a girl travelling in a car

Gear Up: Car Ownership in Australia


Is there a nation that gets more revived up about high quality vehicles more than Australia? The type of vehicle we own is a reflection of who we are, so it’s important we choose wisely!


Let’s get things started with ten lesser-known Australian car facts.


Read on to ensure you’re on the winning team at your next trivia night:

1. Australia is home to over 800,000 kilometers of road and over 30,000 structures (principally, bridges). To put that in perspective, Australia is about 4,000 kilometers wide, from east to west!

2. There are over 18 million registered vehicles in Australia, with a population of just over 24 million. No wonder there’s so much traffic during the morning commute!

3. When the Sydney Harbor Bridge opened in 1932, the traffic consisted of horses and cars. To cross the bridge, the cars were required to pay double the price of a horse and it’s rider.

4. Australian’s drive an average of 15,530 km’s per year, and with 18 million registered vehicles, that can equate to almost 279,540,000,000 km’s of driving! That’s enough driving to get you to the Moon and back 363,605 times.

5. The longest straight road in Australia is part of the Eyre Highway, which connects Western Australia to South Australia via the Nullarbor Plain. This stretch of the highway runs in a straight line for 145.6 km’s without a bend. It’s referred to as 90 Mile Straight and is the second longest straight road in the world, following Highway 10 in Saudi Arabia at 260 km’s.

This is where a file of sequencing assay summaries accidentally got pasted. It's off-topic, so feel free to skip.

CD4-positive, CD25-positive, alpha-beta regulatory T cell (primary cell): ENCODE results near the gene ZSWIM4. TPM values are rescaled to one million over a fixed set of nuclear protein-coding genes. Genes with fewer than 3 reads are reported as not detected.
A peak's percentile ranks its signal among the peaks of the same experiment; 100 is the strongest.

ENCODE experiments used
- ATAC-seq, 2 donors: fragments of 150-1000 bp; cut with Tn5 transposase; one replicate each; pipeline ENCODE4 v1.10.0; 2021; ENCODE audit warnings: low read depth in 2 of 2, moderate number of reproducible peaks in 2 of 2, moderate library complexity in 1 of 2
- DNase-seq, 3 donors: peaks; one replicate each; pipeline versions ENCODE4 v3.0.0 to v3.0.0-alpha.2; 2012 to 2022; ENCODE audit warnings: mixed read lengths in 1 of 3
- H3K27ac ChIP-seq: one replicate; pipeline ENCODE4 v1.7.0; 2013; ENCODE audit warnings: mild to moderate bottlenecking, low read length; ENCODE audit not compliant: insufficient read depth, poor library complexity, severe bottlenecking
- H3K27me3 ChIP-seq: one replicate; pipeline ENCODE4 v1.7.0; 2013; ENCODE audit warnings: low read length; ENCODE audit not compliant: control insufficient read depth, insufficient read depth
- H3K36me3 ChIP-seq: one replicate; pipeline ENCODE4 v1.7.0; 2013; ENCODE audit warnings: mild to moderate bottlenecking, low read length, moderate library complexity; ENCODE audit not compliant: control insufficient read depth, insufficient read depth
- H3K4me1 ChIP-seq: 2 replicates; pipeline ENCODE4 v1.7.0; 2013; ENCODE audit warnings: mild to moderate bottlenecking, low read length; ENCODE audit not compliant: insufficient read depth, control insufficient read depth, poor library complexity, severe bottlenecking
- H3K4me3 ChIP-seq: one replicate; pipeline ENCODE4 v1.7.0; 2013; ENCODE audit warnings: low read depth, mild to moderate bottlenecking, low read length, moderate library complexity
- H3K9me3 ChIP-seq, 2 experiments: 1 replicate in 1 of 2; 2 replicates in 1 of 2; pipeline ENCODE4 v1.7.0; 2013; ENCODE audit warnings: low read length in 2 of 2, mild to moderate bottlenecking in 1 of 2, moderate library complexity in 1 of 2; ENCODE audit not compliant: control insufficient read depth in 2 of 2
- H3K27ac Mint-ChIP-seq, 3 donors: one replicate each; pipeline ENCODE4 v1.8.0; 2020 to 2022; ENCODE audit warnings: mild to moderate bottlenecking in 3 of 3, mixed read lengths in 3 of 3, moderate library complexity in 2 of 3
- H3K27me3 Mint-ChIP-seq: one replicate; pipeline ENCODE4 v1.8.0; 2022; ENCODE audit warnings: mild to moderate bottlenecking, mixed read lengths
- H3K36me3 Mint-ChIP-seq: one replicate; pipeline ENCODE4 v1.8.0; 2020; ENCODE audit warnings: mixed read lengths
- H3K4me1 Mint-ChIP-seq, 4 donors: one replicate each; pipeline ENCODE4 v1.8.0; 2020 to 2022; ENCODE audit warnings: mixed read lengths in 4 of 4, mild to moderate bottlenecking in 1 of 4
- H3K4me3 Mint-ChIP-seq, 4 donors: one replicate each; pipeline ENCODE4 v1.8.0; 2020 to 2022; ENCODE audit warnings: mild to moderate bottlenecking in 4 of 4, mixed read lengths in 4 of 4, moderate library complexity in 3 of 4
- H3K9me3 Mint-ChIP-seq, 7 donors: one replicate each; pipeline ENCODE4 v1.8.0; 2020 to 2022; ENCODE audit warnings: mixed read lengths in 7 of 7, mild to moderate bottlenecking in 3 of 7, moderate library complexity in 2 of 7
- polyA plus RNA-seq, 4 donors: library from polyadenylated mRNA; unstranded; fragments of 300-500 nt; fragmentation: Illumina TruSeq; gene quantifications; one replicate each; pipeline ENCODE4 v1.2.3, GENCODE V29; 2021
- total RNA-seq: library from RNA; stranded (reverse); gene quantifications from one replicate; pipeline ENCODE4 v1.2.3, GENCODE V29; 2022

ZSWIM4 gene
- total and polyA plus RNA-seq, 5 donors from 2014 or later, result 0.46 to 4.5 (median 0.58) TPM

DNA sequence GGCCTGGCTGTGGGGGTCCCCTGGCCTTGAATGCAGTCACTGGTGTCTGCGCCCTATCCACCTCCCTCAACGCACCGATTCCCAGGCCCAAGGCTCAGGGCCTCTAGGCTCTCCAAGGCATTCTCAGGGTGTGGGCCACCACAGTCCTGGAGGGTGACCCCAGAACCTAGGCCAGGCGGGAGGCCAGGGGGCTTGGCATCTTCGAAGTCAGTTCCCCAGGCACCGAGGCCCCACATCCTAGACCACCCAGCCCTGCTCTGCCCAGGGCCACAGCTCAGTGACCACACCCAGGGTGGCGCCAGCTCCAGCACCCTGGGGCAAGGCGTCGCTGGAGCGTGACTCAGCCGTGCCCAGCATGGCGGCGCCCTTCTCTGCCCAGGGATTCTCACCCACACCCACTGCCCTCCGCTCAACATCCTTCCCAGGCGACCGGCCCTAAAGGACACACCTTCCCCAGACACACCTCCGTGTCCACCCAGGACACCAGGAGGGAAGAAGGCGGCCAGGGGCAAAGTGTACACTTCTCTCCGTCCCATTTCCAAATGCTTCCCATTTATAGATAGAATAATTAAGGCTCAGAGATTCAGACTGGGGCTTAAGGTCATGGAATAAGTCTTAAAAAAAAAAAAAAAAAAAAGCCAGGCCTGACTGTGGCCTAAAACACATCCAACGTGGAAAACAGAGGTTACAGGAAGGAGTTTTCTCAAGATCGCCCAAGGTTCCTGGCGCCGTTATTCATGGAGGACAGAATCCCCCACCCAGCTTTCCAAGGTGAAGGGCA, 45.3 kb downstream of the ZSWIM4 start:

6. Highway 1 (which encompasses the Eyre Highway) is a network of highways that circumnavigates our country, joining all of our mainland state capitals. With a total length of approximately 14,500 km’s, it is the longest national highway in the world – eclipsing the Trans-Siberia Highway, which sits at over 11,000 km’s.

7. In 1932, a frustrated farmer’s wife wrote to Ford Australia: “Can you build me a vehicle that we can go to church in on Sunday without getting wet, and my husband can use it to take the pigs to market on Monday?” Just like that, the Ute, an Australian icon, was conceived. It was eventually delivered by 22-year-old Lewis Bandt, the only man in Ford Australia's design department.

8. In another first for Australia: we introduced the first compulsory seat belt law in 1970.

9. Although Aussies drive on the left side of the road, we’re in the global minority. Only about 34% of the world’s countries do the same. Several historical figures including Benito Mussolini, Adolf Hitler and Napoleon changed driving laws in certain countries while they were in power, switching the requirement from one side of the road to the other.